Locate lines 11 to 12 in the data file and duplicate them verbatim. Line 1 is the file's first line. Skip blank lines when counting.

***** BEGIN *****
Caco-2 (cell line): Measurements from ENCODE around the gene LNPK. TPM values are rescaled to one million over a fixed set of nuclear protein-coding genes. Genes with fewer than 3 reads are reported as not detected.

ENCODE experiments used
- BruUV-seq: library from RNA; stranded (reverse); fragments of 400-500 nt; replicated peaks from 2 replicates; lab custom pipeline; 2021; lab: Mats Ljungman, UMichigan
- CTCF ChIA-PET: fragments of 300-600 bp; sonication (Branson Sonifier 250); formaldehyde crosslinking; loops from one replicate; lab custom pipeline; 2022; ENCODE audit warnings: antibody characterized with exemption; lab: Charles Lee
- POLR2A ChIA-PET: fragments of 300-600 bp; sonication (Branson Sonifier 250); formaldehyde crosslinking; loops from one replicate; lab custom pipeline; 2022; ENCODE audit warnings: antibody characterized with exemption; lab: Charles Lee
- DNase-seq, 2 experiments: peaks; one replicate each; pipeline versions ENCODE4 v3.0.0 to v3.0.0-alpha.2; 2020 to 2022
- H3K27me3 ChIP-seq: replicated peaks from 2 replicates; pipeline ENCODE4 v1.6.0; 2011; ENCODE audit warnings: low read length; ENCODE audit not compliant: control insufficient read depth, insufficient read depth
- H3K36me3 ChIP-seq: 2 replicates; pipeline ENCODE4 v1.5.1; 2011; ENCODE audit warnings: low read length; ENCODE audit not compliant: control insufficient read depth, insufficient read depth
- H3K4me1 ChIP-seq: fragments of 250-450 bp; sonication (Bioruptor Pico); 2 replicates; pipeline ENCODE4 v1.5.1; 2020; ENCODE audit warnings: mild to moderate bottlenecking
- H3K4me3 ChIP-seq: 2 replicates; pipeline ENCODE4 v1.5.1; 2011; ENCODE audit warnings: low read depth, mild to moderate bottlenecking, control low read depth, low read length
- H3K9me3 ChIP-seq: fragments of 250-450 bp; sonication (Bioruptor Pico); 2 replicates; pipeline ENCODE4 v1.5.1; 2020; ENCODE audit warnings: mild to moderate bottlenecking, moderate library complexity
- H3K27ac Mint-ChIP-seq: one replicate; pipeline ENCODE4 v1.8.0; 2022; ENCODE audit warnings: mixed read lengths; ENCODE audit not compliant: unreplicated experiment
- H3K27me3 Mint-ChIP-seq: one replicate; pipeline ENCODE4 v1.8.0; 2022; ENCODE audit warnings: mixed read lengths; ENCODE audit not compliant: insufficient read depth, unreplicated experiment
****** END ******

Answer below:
- H3K9me3 ChIP-seq: fragments of 250-450 bp; sonication (Bioruptor Pico); 2 replicates; pipeline ENCODE4 v1.5.1; 2020; ENCODE audit warnings: mild to moderate bottlenecking, moderate library complexity
- H3K27ac Mint-ChIP-seq: one replicate; pipeline ENCODE4 v1.8.0; 2022; ENCODE audit warnings: mixed read lengths; ENCODE audit not compliant: unreplicated experiment